The meeting opened with a team official launching a withering attack on player A, who had been seen in a Durban bar wearing a non-approved hair gel. The player’s excuse – that he had a new executive assistant who had packed the wrong makeup kit – was contemptuously brushed aside.

Next, player B was fined for having turned up late at a promotional appearance to launch the ABs’ new personal fragrance range, evocatively named Scrum. . .

It didn’t used to be a product. The players were heroes but not plastic celebrities. They were real, grounded people connected to and respectful of the public who admired them.

At least some of the current All Blacks might still be like that. From what I know of Richie McCaw, who grew up in the HakaValley not far from here, he definitely is. But his agent has let him down and has also let rugby down.

When the agent had to ask, “what’s in it for us?”  and the coach talks about the product they’ve both lost sight of what’s important.

It’s not a product it’s a game. The All Blacks aren’t royalty who command attention, they’re players who need to connect with the public if they want to win back fans.

I’m writing this on Saturday evening. The All Blacks will be playing the Wallabies soon. I might turn the TV on to watch the national anthems and the haka and to see if I can catch sight of some people I know in the crowd because they happened to have important business in Sydney this weekend.

But I won’t stay awake for the game and while I’ll hope that New Zealand will win, that’s no more than I’d want if it was the national tiddlywinks team playing the Australians.

I’m over rugby which isn’t of any great concern if it’s only me. But it’s not. A lot of people, especially women, share my lack of interest and that ought to be of great concern for the Rugby Union who wants us all to get behind the World Cup.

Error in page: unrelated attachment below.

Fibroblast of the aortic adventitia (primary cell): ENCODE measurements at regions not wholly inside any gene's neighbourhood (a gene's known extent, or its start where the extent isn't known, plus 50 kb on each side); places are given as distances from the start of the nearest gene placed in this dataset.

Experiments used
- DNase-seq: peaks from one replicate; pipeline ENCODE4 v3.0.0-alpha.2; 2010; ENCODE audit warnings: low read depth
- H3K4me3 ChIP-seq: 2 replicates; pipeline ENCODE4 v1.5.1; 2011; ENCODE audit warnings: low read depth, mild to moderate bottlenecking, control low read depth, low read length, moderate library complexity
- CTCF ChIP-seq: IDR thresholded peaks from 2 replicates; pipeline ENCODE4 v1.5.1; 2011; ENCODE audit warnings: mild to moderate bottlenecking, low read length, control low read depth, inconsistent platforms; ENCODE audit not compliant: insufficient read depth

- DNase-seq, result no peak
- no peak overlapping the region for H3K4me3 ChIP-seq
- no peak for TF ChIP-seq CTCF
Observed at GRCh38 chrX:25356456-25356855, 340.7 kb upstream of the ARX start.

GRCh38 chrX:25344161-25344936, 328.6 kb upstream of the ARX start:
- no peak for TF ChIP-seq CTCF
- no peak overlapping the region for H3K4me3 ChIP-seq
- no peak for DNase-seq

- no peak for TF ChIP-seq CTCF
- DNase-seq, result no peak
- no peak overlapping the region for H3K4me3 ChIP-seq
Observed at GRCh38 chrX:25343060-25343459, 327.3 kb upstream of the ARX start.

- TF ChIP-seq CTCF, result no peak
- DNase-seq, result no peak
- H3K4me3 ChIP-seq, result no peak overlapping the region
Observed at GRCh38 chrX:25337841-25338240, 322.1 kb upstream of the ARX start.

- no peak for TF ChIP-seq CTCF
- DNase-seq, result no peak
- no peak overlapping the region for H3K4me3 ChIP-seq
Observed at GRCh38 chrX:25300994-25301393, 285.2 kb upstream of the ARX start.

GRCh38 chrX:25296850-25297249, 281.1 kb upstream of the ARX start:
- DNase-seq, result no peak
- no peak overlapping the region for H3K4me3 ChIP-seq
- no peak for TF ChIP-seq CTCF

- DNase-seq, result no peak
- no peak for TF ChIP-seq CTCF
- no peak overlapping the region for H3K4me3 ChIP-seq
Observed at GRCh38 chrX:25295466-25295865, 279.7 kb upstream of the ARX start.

They haven’t got long to get us enthusiastic again. They could start by realising that unless they can persuade us there’s something in it for us, there isn’t anything in it for them. A good first step would be for that agent to phone North and South to arrange a time that suits the journalist for an interview with Richie.


Why did the chicken . . .

November 1, 2008

While searching for inspiration for this Saturday’s Smiles I came across an email giving answers to the old question, I’ve added a few more.

Why did the chicken cross the road?

 

Marilyn Waring: That’s a really sexist question. If it was a man crossing the road no one would ask why he was doing it.

 

Rachel Hunter: It’s sad when you feel like you have to cross the road because the rooster is always after younger chicks.

 

Sean Fitzpatrick: Full credit to the chicken. It was a road of two halves and rugby was the winner on the day.

 

Sam Hunt: So the chicken/crossed the road/ and also rode/ the cross. / Our nation’s boss/ the Southern Cross/ Now bears his/ PALTRY load.

 

Paul Holmes: And so. This chicken. It could be any chicken. Indeed. A chicken of the people. So to speak. Crossed the road. Or so we all thought. It now seems that the whole story. May have been invented. To boost. Interest in a new book. Published. Published I might add. Yes I might. Indeed published. By the very same chook. Tonight on Holmes. We investigate. The chook book crook.

 

David Farrar: I have 12 questions for the chicken . . .

 

Winston Peters: The people of New Zealand know I will not continue to sit idly by and let the media make unsubstantiated accusations about the chicken. Let me tell you that this matter will be fully tested in court and the people will have their say.

 

Jeanette Fitzsimons: If there were more cycle lanes it would be much safer for chickens to cross the road and they wouldn’t waste fossil fuels doing it.

 

Tariana Turia: The chicken’s mana entitles it to cross the road whenever and wherever it wants.  Our chickens are not required to provide a reason for their actions. It’s time the rednecks stopped chicken-bashing.

 

Helen Clark:  The Labour led government introduced a Welfare For Crossing Chickens Fund to enable all chickens to cross the road and escape the failed policies of the 80s and 90s.

 

Peter Dunne: It was the sensible thing to do.

 

Rodney Hide: Act will give all chickens vouchers which enable them to choose what road they want to cross, and we’ll sort out the RMA so it’s easier to build roads for them to choose.

 

John Key: The chicken was ambitious and National is ambitious for all chickens.

 

 

 


%d bloggers like this: